Telling your story with your body and mind — The art of presentation performance.

Life's most powerful skill is to be able to tell a story. In this dull age of tech-talk; make me laugh, weep, puff my chest with pride or even raise my fist with indignation. If you can do this I will beat a path to your door.

Most of us would like to tell a good story. Rather than being on the receiving end of a painful one, poorly told. You really don't have to do much in a relatively dull environment to stand out with your presentation. And it's possible to shape a story out of even the dullest of material. Whether it's the marketing plan or indeed the strategic one, there is absolutely no reason why you can't lift the material off the page with an exciting story.

These days with presentation software, such as Keynote and PowerPoint, we have the tools as never before. But it shouldn't excuse our own faculties of voice and the use of our bodies to impart information.

Martin Luther King Jr.

Martin Luther King Jr.

We tend to be very lazy with our mouths in everyday speech, you very seldom hear a well-articulated message in a meeting. You don't have to do much to change your voice to sound like different characters. You can change simply your rate of speech and pitch. The pitch of your voice affects your tone and allows you to interpret something in very different ways. For example, if you start your pitch low and end high, your tone seems quizzical. There are so many tricks, just watch the newsreaders on your local television and you’ll learn something.

Pace is the relative speed of your story. I've always liked to build the intensity of the presentation to a cracking pace then fall away to an unshakable fact at the end, almost in slow motion. But then everyone has a different style.

Take your audiences from scene to scene imparting facts around imaginative anecdotes, images or expressions. Every story has a set of characters and even something as boring as a sales presentation contains fascinating customer insights; which are people like your mother, your aunt or your best friend.

Try to speak as those characters. What would a customer say, how would they think, how would they view the strategy you are trying to implement. Use the character to view the presentation from their perspective. Give yourself permission to look ridiculous as you do this exercise. Exaggerate everything in the scene, the big things should be huge and the little things should be tiny and your voice should reflect those exaggerations.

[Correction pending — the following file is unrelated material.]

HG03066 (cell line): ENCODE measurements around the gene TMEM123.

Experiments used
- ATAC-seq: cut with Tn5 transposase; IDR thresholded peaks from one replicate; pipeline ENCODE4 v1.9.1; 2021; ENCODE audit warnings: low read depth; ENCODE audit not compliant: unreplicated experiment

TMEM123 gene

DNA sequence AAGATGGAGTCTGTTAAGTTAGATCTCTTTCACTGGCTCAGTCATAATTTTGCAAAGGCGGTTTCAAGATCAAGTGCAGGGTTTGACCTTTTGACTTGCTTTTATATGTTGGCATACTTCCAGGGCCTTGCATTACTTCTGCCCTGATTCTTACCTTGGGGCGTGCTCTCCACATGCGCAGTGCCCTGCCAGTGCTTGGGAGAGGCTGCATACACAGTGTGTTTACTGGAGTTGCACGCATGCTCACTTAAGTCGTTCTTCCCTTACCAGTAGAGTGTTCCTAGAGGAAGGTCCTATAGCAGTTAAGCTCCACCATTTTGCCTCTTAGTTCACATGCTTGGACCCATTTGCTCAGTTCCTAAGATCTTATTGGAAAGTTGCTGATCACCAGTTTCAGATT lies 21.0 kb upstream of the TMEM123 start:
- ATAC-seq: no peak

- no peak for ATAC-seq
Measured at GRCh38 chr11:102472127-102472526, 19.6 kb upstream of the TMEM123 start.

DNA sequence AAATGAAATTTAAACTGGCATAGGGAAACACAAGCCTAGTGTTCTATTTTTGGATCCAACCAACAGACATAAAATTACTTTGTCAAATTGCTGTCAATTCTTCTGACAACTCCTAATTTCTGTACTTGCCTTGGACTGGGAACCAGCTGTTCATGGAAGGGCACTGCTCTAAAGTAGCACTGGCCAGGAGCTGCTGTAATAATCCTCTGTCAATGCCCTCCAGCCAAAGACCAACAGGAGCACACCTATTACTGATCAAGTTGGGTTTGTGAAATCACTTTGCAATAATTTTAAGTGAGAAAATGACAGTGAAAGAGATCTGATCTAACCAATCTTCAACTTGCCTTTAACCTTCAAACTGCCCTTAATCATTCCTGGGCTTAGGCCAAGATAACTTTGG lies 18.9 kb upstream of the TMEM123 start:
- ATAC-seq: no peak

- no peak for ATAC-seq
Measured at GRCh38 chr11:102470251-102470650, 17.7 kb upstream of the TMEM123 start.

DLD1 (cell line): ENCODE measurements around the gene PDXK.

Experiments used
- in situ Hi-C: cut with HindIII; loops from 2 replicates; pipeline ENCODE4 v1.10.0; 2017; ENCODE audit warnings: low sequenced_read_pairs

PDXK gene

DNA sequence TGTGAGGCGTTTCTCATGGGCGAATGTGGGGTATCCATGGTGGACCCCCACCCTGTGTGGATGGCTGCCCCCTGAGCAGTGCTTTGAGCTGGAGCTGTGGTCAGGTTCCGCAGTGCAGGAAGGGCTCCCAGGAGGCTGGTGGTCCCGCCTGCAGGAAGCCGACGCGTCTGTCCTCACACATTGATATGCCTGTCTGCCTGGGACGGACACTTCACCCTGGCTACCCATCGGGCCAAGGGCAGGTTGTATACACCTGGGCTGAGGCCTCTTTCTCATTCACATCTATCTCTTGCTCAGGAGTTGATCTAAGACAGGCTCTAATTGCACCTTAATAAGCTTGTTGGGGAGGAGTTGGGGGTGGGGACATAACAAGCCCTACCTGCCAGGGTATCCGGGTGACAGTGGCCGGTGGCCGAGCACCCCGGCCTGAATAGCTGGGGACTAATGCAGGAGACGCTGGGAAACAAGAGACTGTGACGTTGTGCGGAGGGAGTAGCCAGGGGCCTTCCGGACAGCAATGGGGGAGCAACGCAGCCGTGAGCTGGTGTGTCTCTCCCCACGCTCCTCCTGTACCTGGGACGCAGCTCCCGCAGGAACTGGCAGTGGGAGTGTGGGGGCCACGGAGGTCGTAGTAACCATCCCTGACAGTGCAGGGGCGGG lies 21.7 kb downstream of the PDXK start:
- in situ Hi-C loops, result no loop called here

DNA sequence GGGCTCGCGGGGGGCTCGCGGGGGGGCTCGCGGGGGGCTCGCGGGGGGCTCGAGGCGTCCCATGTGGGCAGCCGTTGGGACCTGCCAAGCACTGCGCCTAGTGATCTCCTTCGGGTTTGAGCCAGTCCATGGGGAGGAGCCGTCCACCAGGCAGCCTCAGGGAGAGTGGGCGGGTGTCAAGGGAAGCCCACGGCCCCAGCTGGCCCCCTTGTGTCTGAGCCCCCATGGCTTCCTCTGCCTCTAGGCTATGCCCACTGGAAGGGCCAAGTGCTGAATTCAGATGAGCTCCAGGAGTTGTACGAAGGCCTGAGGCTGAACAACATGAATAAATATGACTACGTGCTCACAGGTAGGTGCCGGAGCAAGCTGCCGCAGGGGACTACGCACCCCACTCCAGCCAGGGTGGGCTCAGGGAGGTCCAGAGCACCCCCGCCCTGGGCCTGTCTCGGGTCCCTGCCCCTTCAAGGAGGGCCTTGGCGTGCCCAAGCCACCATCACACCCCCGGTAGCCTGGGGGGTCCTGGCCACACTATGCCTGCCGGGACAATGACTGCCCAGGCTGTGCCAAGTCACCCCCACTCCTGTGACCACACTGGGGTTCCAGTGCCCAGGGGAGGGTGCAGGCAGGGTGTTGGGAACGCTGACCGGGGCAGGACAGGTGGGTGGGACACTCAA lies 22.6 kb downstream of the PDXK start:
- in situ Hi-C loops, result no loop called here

Finally as you reach the resolution of the story, maintain your high-energy but relax your pacing. It's not about doing ridiculous gestures, and marching all over the stage. Better with practiced absolute clarity of words, timing in delivering key phrases, and fleshing out scenes. Your audience will take their cues from you, when you're more interested and passionate in what you're saying you will draw them in.

Use images and keywords on screen, which relate to your script. There are no shortcuts you have to write the script first then use it as a tool. If you follow the written word precisely you run the risk of mummifying your message. Let the slides like a tool support your story, speak first, and then bring up your slide with a poignant image and a word, which will tempt your audiences’ curiosity.

Use your script to support your storyboard to refresh your mind about the story but always think of it as a performance, which you have to deliver yourself. Try to stay in the scene, which contains the message you want to impart. But remember that your words should be adapted to suit the audience.


In a corporate setting you want to be approachable but competent. Speaking in a solid, well-projected voice helps establish that persona. One way to think about your company story is the idea that it has three dimensions: a sense of connection, continuity and direction. Weaving a story, which is completely integrated, including your customers and employees is a way of unifying and strengthening your company. There are so few stories, which have the human dimension in the corporate world. Without us beings, it's simply concrete and glass, we have nothing or no one to engage with

Don't apologize for your story and don't steal your own punch line. Don't state what the story will make clear. Don't tell the audience what the story is about, and do not trick your listeners after they've trusted you.

Above all you have to put the time in and truly study your topic well to remember your story’s gist. As a storyteller you are a performer and everything you need is right in front of you. Your visuals, the faces and body language of your audience and you. What’s inside you, in your face, in your body, your life and memory?

The tone that you create through your body and voice establishes a trust relationship with your listeners. They trust that they can go with you in the story, that you'll guide them and bring them back safely.